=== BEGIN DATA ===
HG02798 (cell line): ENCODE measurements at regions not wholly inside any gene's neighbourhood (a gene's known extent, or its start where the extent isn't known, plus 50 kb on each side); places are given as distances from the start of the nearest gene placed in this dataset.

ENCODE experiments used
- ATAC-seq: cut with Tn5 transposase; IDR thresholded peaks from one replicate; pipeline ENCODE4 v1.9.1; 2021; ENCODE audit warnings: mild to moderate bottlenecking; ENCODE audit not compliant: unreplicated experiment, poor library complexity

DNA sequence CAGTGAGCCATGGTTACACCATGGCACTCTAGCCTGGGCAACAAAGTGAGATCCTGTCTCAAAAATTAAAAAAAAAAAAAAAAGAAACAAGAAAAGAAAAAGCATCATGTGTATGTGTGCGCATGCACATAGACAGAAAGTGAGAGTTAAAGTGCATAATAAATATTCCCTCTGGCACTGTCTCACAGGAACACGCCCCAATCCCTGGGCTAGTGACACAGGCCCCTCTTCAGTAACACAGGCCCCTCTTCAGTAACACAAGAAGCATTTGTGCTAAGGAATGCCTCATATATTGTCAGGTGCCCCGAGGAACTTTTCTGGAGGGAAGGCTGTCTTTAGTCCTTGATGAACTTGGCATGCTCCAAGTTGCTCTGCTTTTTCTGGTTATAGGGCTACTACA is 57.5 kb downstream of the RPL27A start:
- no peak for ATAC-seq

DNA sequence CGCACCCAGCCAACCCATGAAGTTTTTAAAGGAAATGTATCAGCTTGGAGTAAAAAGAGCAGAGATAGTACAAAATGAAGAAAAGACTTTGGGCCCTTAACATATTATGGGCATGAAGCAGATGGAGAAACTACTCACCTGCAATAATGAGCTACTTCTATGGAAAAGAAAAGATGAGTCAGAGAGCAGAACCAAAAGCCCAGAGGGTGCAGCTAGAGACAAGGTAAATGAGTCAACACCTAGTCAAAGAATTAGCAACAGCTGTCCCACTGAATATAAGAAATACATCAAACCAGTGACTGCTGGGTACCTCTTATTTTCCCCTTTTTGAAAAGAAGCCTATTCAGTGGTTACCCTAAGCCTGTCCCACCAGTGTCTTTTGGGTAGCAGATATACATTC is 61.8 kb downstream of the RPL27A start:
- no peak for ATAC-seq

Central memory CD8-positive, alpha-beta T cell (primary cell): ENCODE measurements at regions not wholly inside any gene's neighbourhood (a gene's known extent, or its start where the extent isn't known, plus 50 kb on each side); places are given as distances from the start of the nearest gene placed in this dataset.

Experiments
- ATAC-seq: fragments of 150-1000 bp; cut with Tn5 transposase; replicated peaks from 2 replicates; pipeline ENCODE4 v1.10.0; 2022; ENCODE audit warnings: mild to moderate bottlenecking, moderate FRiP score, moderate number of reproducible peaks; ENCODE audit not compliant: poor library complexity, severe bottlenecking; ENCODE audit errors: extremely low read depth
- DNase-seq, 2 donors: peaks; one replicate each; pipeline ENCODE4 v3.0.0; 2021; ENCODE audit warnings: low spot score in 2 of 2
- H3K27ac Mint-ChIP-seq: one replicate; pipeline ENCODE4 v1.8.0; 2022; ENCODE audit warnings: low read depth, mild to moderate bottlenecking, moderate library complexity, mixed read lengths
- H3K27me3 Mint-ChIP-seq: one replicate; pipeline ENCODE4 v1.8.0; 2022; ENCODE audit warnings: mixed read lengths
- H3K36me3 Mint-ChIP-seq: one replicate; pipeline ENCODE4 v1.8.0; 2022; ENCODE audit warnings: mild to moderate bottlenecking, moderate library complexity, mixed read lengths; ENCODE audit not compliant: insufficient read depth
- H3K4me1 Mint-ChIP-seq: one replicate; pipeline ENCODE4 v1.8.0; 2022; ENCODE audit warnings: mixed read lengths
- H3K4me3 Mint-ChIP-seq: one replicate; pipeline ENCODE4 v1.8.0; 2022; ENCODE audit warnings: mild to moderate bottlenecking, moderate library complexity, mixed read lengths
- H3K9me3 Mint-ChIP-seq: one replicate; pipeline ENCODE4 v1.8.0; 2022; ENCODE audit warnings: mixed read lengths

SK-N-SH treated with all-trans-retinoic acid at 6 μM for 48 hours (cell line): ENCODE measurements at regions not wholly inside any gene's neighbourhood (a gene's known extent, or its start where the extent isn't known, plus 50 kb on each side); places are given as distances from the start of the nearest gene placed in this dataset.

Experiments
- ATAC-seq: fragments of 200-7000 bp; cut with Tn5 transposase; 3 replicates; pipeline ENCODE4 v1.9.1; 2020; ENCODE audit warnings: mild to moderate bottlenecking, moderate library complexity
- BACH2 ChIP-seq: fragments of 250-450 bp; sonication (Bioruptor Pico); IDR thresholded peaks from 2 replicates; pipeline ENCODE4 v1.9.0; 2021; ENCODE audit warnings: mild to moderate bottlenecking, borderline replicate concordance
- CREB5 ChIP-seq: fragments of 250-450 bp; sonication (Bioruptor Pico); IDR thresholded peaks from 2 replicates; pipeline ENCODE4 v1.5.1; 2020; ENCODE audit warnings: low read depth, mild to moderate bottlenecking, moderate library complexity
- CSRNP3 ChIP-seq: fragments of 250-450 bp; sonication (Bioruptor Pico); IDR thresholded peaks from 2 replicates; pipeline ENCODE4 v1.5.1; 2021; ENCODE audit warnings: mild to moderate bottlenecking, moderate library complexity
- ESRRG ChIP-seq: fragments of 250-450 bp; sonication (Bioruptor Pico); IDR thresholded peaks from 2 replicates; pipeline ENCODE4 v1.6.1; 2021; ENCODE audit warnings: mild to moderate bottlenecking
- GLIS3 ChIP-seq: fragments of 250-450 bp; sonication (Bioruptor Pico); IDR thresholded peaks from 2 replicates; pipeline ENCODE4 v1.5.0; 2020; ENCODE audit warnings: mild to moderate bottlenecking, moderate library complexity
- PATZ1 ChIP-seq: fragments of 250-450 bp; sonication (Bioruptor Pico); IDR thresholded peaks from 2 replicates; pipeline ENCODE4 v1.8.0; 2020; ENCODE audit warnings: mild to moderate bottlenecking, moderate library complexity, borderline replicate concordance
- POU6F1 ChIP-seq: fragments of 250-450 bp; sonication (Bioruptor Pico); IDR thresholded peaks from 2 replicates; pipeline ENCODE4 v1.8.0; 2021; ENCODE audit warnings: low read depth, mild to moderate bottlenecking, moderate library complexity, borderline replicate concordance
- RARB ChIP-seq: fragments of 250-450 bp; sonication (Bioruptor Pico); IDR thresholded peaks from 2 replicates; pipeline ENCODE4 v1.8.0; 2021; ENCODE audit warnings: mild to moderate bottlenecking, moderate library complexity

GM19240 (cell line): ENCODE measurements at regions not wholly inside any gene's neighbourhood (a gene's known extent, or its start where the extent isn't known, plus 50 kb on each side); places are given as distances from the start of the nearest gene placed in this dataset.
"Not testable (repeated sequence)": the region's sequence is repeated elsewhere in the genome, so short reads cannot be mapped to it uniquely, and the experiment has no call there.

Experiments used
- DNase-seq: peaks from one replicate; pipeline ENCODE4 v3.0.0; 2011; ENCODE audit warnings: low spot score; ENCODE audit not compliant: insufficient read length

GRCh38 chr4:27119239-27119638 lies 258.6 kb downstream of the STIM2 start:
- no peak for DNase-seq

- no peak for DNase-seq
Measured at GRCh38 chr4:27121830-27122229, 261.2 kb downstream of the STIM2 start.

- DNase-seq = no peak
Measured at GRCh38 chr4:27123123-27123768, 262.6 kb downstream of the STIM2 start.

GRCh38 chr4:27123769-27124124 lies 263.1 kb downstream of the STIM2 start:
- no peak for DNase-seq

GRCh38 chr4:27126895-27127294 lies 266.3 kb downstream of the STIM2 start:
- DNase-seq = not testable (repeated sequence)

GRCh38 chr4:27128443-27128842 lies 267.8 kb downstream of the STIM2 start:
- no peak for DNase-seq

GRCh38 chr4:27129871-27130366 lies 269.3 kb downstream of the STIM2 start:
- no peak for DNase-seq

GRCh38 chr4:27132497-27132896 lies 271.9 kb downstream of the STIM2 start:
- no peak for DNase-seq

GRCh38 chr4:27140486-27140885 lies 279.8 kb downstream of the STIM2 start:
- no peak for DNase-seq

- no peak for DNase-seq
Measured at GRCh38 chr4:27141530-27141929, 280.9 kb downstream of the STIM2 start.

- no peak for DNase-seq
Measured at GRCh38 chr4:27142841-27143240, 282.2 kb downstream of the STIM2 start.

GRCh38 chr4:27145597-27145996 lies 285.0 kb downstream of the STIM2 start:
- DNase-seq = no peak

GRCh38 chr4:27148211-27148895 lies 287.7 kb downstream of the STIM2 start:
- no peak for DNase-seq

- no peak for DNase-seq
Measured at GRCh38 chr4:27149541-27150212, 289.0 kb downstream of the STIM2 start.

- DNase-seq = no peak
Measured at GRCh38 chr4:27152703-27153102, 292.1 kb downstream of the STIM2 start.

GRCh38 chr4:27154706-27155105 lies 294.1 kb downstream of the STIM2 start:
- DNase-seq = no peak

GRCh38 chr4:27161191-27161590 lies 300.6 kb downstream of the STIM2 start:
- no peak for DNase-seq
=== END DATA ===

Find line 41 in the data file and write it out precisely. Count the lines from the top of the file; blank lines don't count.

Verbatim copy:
GRCh38 chr4:27126895-27127294 lies 266.3 kb downstream of the STIM2 start: